Allowing that there are all different stipulations about what makes an android, consider the following android type: a synthetic organic that requires nourishment in the form of basic amino acids to keep the fleshy bits alive. Beneath the flesh, a cybernetic/robotic substrate, integrated with the organic parts. I've heard of several different options for power, including nuclear, solar, etc.

The question: Could hydrogen fuel cells be used as power for the cybernetics (assuming an infrastructure exists in a hypothetical world to produce it and the cells are small enough to be stored in the chassis of the android), and what might a typical battery life be for an average humanoid platform with slightly enhanced physical abilities?

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    $\begingroup$ (a) The model is one-specific-question/one-best-answer, you've asked two and neither one is specific at all. (b) Since we do not have androids in our world, the only viable answer to your first question is "yes." I don't know what else you might be expecting (an argument against HFCs?)> And therein lies the fundamental problem here, your question is subjective (read: primarily opinion-based). If you have the tech for A, why not B? It's your world, only you can answer that. So, VTC:POB until you clarify specifically what it is you're asking. $\endgroup$
    – JBH
    Sep 25, 2019 at 21:11
  • $\begingroup$ Got it, thanks. $\endgroup$
    – Brian
    Sep 25, 2019 at 21:30
  • $\begingroup$ Honestly, I'd just whack a nice big chunk of Plutonium in there and you've got yourself an Android with a 50+ year lifespan. $\endgroup$ Sep 26, 2019 at 1:52
  • $\begingroup$ @ArkensteinXII the weight of a RITG is pretty excessive. Its fine for stationary emplacements, or things in space, but it'll take up most of the mass of a human-like robot and it'll need most of the energy it outputs just to move it around. Maybe if your android was just hella lazy? $\endgroup$ Sep 26, 2019 at 8:38
  • $\begingroup$ @StarfishPrime RITGs can be constructed quite a bit smaller, and if the cybernetics are designed for energy efficiency, they need not require a huge amount of power. $\endgroup$ Sep 26, 2019 at 19:59

1 Answer 1


Inevitable answer: "it depends".

A human uses about a hundred watts of power at rest, and maybe double that for extended periods if they're fairly fit. A world-class cyclist might manage as much as a kilowatt (possibly aided by pharmaceuticals).

The power-to-weight ratio of current fuel cells is quite variable, but by the time you've got actual androids to power I'm sure that the higher-end figures will be commonplace. A kilowatt fuel cell could, therefore, be only a kilo, and will probably fit inside a replica human torso, no problem. Even more pessimistic estimates aren't that bad, with a 10kg cell providing enough oomph.

Fuel cell vehicles are about 50-60% efficient. This figure probably won't rise that much in the future, so lets assume the worst for simplicity. Hydrogen has an energy density of 140MJ/kg, giving you a maximum of 70MJ of useful energy per kilo of fuel, or 19.5kWh. That's enough to run an idle human for over a week, or a world-class athlete running at full power for a bit under a day.

Modern high-pressure hydrogen tanks are filled at 700 bar. At this pressure, and at room temperature (handwave, handwave) hydrogen has a density of about 38kg/m3. That 1kg of hydrogen, then, could fit in a cylinder of 10cm radius and 83cm height. That's quite big! You'll have difficulty fitting that in a person-sized hull and still have space for all the other useful androidy things you'll be wanting.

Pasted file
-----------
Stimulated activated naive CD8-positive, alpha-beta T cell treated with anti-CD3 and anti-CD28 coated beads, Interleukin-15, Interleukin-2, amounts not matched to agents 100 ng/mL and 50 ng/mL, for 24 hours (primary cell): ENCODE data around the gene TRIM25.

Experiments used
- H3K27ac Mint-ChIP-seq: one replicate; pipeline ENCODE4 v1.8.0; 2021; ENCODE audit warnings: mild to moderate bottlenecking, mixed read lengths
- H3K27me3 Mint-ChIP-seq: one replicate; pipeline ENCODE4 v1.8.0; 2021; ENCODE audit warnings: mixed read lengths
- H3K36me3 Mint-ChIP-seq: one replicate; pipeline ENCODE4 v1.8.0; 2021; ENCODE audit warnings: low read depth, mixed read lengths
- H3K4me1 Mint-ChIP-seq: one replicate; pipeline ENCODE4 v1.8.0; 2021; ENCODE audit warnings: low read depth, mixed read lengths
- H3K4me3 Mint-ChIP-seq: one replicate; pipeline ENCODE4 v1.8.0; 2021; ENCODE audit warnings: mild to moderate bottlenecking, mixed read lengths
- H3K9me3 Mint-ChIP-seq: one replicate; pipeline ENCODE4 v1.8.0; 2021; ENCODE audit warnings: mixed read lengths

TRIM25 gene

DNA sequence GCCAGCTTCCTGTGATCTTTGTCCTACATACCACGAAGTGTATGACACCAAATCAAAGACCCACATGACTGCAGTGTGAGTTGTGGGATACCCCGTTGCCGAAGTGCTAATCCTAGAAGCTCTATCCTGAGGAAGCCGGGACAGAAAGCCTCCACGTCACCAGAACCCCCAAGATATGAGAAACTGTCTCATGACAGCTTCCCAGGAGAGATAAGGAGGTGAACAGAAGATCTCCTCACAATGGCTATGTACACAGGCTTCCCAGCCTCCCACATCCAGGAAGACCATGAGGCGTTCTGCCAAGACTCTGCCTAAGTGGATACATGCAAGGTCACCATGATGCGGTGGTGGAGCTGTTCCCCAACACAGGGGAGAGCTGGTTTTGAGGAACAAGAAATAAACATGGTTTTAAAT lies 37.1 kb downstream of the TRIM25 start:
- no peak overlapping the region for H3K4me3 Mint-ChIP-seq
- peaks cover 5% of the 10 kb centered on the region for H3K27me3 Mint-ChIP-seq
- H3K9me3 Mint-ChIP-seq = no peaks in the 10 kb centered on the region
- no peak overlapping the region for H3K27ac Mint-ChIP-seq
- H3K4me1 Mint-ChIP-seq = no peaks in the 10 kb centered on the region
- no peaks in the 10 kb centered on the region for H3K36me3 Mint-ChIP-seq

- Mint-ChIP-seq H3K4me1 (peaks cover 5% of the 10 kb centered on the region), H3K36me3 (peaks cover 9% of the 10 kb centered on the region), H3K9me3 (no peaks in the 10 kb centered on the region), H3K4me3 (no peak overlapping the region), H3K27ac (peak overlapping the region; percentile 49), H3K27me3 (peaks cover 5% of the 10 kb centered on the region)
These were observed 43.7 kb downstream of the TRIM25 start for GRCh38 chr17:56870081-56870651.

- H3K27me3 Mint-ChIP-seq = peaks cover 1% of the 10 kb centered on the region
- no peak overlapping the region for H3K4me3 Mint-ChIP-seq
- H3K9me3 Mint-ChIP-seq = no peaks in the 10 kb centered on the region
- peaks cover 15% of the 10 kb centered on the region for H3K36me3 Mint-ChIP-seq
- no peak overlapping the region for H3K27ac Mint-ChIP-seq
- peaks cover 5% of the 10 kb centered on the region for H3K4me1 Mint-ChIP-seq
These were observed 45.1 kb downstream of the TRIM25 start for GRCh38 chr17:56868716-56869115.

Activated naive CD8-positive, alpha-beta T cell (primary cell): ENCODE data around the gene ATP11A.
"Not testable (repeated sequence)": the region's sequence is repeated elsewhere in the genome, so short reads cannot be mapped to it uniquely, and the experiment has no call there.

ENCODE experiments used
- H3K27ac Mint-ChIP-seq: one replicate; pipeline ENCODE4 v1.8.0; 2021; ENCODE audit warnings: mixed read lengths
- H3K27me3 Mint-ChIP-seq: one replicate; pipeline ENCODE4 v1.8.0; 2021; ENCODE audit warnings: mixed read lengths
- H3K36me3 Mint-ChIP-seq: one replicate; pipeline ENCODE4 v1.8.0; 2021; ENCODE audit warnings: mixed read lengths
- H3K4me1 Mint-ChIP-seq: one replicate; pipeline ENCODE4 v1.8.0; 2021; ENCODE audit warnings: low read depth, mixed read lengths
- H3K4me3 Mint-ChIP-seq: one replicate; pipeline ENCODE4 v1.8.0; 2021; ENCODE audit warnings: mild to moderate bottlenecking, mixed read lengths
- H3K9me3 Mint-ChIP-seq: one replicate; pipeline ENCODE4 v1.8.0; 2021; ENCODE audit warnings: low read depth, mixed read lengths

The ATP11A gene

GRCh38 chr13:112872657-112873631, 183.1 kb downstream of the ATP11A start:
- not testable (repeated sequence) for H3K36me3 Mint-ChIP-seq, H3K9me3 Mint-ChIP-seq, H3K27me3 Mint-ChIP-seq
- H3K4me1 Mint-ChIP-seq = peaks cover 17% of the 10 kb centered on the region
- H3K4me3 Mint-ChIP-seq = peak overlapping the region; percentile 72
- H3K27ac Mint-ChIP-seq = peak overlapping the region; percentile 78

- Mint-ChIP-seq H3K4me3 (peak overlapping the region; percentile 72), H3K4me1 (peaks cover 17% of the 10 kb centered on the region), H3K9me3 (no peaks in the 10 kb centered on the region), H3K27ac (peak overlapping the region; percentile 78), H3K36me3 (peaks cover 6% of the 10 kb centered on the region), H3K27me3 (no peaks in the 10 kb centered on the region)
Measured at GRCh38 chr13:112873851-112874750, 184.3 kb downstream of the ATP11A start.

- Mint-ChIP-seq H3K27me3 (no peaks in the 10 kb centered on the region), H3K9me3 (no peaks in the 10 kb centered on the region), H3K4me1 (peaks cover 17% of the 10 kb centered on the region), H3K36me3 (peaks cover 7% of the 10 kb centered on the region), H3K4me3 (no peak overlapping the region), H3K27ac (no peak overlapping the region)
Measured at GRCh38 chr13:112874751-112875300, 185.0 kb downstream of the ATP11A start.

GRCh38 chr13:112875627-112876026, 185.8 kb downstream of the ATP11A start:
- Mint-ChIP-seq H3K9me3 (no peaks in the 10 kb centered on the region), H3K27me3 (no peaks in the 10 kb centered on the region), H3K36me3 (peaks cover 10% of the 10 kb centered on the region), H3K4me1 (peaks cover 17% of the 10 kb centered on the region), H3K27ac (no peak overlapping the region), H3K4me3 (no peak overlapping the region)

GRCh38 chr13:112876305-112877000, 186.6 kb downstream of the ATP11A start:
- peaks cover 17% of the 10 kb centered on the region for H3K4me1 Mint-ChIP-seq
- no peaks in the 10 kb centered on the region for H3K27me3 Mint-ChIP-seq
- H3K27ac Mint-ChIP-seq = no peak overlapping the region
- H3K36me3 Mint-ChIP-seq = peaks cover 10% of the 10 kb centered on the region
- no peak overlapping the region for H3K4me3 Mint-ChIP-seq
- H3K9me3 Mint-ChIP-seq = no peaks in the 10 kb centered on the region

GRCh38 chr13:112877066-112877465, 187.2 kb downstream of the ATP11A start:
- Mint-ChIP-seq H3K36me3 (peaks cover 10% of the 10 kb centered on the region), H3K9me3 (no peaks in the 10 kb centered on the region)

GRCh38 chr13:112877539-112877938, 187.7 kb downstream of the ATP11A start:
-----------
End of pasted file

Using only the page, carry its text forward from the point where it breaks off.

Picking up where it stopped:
Take home message: hydrogen fuel cells good, hydrogen fuel bad. I'm not sure what alternatives would be best in your situation, but obviously depend very much on what you want your android to do and for how long. Other types of fuel cell do exist with much more energy-dense fuel, but current efficiencies are low. Naturally, as the author you may handwave your future tech as you see fit. A methanol fuel cell with a 50% efficiency (current real world figures are more like 10%!) would be a good start... the fuel has 20 times the density of 700bar hydrogen and is a lot easier to work with. Even with a usable energy density of only 11MJ/kg, a 6.4kg fuel tank isn't a big load to haul around and fits in 1/3rd the space.

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    $\begingroup$ According to this site from the DoE, the current state of the art for storage of ~20kWh of hydrogen would be on the order of 14.3 kg and 25 L in size. (In old money, a little over 30 pounds of tank, in a cube about a foot on a side.) You might be able to fit that in an android but it'd be rather obtrusive. $\endgroup$
    – Cadence
    Sep 25, 2019 at 22:27
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    $\begingroup$ It's also worth noting that having to haul that around would increase the power consumption of your hypothetical android. $\endgroup$
    – jdunlop
    Sep 25, 2019 at 22:29
  • $\begingroup$ @Cadence, so your android is a little more humanoid by virtue of having a bit of a gut on it. I don't think anyone would really notice! $\endgroup$
    – Separatrix
    Sep 26, 2019 at 8:07
  • $\begingroup$ @Cadence current state of the art robotics does not include androids, so there's wiggle room ;-) $\endgroup$ Sep 26, 2019 at 8:25
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    $\begingroup$ @Separatrix I really, really like the idea of a super high-tech super-fast, super-strong, super-intelligent android being a bit on the chubby side. Hell, they'd probably blend in a little better with regular humans if they didn't all look like terminators. $\endgroup$ Sep 26, 2019 at 8:31

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